Monday, May 15, 2006

Red Red Spinach

We found something called Red Spinach at the Farmer’s market last weekend. I wrote a little about it in yesterday’s blog.



Well, turn's out that it was good! Much better than I had anticipated – which always makes things taste memorably good, somehow.

I made a simple preparation, which I called Red Red Spinach (because of the red pepper flakes and the red spinach). Just sautéed it, stems and all, in a little olive oil with some minced garlic, salt and red pepper flakes. Just until it wilted. Not too long. Some Pecorio-Romano cheese grated on top. That’s the whole recipe.

In contrast to ‘regular’ spinach, i.e. the non-red variety, this spinach has fairly thick stems. Which I thought might be a little tough. But they turned out to be surprisingly tender.



And very flavorful in general. It seems to hold up a little better to sautéing than ‘regular’ spinach. Not that it is at all tough, but there is more left in the pan after the cooking. Sometimes things like spinach seem to just melt away into nothing with a little cooking.

The red highlights on the leaves remained in the cooked spinach. Making for a nice appearance on the plate.

But, to the great disappointment of TeenGirl – no pink sauce. We got the idea from the lady selling the red spinach at the farmer’s market that the juice from the leaves and stems would be red, making a sort of bright pink sauce when cooked. But nothing. So aside from the wonderful flavor and the pleasing red highlights in the finished dish, no shock value of pink sauce to entice the younger crowd.

None the less, highly recommended. We will certainly look for it again!



Red Red Spinach
Recipe by surfindaave

1 pound red spinach leaves and stems, washed but not dried, chopped roughly
3-4 cloves garlic, minced
olive oil
1 tbsp red pepper flakes
salt
½ cup grated pecorino-romano cheese, plus some additional to sprinkle on top

Heat olive oil in a large sautee pan over medium heat. Add garlic and red pepper flakes and sautee for 1 minute. Add red spinach, and toss lightly. Cover for 2-3 minutes, until wilted. Sprinkle with salt to taste. Toss in the hot oil briefly. Turn out to a warmed serving dish. Add grated cheese and toss to incorporate. Sprinkle with remaining cheese and serve. Enjoy!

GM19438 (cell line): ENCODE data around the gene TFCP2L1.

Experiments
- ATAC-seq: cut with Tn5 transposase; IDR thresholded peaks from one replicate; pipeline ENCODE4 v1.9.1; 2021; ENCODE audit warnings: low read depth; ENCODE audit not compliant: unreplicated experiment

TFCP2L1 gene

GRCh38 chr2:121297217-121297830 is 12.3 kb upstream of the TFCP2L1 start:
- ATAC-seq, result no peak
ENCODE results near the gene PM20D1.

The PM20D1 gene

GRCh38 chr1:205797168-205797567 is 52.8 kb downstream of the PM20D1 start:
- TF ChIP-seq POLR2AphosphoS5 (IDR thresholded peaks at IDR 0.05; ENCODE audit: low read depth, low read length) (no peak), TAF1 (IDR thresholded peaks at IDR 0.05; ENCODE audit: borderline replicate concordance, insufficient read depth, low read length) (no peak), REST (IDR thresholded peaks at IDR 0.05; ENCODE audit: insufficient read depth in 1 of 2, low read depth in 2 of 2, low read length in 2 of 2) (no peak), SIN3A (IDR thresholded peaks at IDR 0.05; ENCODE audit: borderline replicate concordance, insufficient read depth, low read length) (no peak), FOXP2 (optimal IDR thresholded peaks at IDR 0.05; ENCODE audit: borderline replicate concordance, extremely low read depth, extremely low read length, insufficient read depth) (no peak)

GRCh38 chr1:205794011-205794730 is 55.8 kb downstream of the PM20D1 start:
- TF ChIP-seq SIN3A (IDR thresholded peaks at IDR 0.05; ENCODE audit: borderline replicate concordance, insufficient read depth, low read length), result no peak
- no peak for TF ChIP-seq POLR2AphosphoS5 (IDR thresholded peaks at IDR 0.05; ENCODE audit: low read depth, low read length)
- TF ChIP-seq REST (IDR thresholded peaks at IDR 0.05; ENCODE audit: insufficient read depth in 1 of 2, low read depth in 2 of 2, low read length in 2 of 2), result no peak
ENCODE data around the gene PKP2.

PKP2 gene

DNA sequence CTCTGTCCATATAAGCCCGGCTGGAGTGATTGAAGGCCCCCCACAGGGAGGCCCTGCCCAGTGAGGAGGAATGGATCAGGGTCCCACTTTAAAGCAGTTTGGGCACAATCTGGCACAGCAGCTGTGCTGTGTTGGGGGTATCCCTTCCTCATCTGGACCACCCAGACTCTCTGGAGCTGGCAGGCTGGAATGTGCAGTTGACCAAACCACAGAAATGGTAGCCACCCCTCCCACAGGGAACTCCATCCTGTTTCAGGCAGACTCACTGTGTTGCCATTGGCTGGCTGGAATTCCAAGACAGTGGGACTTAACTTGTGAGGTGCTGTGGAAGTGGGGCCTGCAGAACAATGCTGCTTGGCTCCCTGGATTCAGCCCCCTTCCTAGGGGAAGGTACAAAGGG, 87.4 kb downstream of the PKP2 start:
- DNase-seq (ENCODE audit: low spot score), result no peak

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7 Comments:

Blogger dakotajone said...

Hey, THANKS! We got some of this stuff in an Indian market near us yesterday, and were trying to figure out what to do with it. I wasn't having any luck finding recipes for red spinach, which was how it was labeled. We'll give yours a try...and let you know how it goes.
JJ

6:14 AM  
Anonymous Anonymous said...

It'a also called amaranth leaves. You can find many recipes on the internet under that name.

10:43 AM  
Blogger De said...

I've tried your recipe. Its true, the red spinach taste delicious. The stems are still crispy after cooking. I used a dash of dried thyme and marjoram instead of black pepper. And I also found out that the leaves do impart a red/pinkish color. The color tinged the garlic and tip of the wooden spoon I used to mix the stuff while cooking. I wonder why you didn't get the same result.

1:53 AM  
Anonymous Anonymous said...

You have to chop the leaves in order to get more pink sauce out. If cooked chopped with Indian spices , the whole dish is considerably pink, and it even stains other veg like potatoes cooked with it.

1:03 AM  
Anonymous Anonymous said...

This looks great. Found Madhur Jaffrey suggesting it as an accompaniment to her Coconut and Green Chili Prawns and wondered what on earth it was. Soon as I can find some I'll give this a shot.

12:31 PM  
Anonymous Anonymous said...

I used it in my Tinolang Manok, a filipino soup dish,made with chicken and green papaya, and lots of fresh ginger and onions also pepper leaves, it was really hearty and nutritious

12:29 PM  
Blogger Andre said...

I came across this searching for red spinach after the restaurant where I work bought some from a local farmer. The entire kitchen was shocked at how sweet it was compared to a standard spinach of the same texture, the word candy was used several times. When used in a lunch special sauteed whole in lard and wilted with chicken stock the juices came out a lovely pink shade. Topped with a turkey neck and potato hash cake and a sunnyside egg we sold 20 or so in an 80 cover service, with the waitstaff begging for a second sample plate. I'm sold on this stuff.

11:49 AM  

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